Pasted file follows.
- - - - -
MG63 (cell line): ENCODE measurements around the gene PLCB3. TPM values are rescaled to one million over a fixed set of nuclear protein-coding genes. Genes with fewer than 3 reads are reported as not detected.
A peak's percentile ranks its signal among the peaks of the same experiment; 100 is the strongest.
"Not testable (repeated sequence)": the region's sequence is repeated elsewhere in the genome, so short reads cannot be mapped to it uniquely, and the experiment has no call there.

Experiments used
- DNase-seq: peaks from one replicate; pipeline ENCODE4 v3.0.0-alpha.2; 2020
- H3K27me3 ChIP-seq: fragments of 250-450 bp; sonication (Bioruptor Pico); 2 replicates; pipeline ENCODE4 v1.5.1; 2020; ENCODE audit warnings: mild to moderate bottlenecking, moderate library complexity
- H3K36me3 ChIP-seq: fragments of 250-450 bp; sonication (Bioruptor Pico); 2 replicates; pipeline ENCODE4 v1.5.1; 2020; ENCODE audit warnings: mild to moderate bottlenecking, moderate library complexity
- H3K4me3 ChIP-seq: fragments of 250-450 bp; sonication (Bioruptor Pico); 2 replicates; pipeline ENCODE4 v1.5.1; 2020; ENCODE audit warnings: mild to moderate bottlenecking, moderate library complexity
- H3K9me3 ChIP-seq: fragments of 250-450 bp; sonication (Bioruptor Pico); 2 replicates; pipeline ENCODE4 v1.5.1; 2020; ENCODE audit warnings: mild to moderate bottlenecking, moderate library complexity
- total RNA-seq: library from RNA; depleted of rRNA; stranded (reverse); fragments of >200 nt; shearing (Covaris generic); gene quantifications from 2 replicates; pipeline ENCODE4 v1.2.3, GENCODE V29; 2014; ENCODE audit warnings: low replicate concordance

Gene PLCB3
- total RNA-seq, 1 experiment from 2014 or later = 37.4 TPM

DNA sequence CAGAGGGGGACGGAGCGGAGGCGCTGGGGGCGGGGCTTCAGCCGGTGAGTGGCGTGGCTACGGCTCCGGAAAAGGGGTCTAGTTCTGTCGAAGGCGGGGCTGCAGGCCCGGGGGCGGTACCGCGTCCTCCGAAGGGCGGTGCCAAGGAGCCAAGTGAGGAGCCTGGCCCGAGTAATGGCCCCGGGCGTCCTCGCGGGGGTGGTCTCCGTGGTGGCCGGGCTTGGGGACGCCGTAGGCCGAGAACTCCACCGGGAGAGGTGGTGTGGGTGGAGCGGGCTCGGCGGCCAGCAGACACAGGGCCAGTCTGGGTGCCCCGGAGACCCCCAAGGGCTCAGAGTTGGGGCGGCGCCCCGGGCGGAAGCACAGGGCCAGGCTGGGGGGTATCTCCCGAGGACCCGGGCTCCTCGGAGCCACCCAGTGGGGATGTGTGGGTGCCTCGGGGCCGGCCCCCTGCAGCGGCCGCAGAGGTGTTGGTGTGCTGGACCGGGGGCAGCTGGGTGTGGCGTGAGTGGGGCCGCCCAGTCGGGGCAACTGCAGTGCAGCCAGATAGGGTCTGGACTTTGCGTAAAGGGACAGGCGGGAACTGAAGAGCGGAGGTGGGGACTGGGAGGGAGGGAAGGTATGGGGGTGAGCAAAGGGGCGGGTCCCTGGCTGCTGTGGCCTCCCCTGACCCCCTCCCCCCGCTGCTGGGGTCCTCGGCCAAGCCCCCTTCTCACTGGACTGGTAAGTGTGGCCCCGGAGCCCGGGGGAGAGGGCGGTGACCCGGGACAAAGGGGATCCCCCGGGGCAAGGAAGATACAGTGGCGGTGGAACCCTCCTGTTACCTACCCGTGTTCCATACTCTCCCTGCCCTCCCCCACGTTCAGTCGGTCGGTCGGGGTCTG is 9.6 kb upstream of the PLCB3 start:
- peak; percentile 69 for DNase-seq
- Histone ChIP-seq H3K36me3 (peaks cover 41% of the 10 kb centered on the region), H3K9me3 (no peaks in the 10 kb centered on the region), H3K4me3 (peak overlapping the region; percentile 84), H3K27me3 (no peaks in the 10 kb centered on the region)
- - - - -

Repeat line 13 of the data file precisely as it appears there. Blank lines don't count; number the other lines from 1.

DNA sequence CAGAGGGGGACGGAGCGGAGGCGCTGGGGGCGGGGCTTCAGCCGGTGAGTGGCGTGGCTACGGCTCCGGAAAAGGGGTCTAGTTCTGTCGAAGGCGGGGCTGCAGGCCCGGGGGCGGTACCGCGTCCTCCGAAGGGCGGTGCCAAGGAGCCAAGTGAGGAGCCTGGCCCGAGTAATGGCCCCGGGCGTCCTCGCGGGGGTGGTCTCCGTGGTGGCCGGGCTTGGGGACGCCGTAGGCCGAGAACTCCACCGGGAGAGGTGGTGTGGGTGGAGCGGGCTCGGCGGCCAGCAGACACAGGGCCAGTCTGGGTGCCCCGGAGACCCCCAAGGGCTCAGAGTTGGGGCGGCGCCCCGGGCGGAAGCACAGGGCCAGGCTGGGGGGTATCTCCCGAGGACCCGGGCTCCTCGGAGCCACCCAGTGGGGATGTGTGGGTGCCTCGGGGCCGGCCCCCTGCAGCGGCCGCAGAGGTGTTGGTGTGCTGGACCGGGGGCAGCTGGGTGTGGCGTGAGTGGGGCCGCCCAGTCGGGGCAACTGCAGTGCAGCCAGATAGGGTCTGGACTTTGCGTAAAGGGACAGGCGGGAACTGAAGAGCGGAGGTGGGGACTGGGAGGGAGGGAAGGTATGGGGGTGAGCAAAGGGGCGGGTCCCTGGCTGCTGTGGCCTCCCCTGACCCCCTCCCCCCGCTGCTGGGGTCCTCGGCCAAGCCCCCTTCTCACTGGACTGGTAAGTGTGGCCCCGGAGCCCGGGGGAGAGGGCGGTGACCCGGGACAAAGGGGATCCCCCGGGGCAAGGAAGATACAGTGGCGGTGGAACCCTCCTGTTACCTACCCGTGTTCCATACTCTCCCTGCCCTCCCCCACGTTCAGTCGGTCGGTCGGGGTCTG is 9.6 kb upstream of the PLCB3 start: